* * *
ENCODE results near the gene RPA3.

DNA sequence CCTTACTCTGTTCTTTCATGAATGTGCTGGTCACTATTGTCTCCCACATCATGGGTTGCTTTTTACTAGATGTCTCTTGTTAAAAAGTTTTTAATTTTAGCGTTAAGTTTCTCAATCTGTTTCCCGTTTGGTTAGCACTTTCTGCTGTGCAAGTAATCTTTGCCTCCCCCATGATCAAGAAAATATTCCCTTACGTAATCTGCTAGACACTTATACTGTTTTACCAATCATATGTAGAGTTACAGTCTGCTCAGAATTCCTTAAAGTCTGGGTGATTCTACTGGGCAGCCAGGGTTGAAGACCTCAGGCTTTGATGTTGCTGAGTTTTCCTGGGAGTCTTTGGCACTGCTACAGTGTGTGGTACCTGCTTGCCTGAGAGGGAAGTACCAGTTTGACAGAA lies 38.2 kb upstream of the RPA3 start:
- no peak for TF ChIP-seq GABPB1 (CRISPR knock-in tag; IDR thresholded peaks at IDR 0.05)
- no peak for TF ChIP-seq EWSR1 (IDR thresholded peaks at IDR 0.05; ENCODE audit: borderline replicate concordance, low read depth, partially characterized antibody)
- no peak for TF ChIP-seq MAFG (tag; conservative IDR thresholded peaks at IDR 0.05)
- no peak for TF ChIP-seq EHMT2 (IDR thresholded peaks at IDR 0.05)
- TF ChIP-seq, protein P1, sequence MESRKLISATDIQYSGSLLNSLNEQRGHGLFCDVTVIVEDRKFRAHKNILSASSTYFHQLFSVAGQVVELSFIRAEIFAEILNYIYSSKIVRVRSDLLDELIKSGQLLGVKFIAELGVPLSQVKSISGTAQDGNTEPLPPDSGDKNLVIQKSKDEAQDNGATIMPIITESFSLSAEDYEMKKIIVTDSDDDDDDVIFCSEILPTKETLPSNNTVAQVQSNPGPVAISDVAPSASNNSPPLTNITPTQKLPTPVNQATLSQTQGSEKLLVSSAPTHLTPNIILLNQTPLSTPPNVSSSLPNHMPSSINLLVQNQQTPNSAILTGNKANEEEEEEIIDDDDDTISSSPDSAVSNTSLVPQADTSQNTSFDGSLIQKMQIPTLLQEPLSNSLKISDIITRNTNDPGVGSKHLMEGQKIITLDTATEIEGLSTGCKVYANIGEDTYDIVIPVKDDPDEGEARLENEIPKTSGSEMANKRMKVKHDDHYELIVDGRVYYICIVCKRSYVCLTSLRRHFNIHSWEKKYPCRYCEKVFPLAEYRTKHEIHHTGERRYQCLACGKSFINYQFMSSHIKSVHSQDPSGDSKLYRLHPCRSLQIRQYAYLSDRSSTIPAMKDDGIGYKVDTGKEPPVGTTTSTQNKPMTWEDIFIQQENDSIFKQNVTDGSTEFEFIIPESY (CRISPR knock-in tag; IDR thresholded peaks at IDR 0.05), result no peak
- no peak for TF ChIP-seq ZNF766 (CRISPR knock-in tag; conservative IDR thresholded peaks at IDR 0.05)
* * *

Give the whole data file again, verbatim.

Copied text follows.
ENCODE results near the gene RPA3.

DNA sequence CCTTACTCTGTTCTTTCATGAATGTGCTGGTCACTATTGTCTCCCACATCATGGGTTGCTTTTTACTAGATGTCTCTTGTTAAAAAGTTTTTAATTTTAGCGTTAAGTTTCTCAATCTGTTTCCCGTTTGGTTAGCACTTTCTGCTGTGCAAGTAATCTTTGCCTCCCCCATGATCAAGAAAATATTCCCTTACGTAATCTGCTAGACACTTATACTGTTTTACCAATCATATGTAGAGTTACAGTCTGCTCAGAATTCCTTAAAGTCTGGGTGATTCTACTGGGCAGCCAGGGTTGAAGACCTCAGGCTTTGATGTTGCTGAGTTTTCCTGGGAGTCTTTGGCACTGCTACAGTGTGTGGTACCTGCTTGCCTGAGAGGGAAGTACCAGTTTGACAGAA lies 38.2 kb upstream of the RPA3 start:
- no peak for TF ChIP-seq GABPB1 (CRISPR knock-in tag; IDR thresholded peaks at IDR 0.05)
- no peak for TF ChIP-seq EWSR1 (IDR thresholded peaks at IDR 0.05; ENCODE audit: borderline replicate concordance, low read depth, partially characterized antibody)
- no peak for TF ChIP-seq MAFG (tag; conservative IDR thresholded peaks at IDR 0.05)
- no peak for TF ChIP-seq EHMT2 (IDR thresholded peaks at IDR 0.05)
- TF ChIP-seq, protein P1, sequence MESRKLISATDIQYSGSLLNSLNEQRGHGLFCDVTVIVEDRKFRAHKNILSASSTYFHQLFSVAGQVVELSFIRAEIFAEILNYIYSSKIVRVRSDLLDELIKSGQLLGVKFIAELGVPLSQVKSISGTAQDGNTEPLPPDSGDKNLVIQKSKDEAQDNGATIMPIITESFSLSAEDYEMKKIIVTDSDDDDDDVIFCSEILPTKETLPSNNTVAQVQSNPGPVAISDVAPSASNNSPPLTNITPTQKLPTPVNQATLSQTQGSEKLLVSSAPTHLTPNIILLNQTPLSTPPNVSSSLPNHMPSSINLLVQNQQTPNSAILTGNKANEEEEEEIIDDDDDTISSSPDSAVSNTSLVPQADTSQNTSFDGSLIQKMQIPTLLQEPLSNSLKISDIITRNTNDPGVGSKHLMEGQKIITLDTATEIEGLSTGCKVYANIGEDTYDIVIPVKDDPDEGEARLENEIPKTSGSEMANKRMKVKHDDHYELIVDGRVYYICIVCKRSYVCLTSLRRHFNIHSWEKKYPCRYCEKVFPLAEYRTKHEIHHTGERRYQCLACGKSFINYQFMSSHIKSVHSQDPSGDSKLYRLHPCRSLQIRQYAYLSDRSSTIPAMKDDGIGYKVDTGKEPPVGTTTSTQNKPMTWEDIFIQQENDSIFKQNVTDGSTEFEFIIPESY (CRISPR knock-in tag; IDR thresholded peaks at IDR 0.05), result no peak
- no peak for TF ChIP-seq ZNF766 (CRISPR knock-in tag; conservative IDR thresholded peaks at IDR 0.05)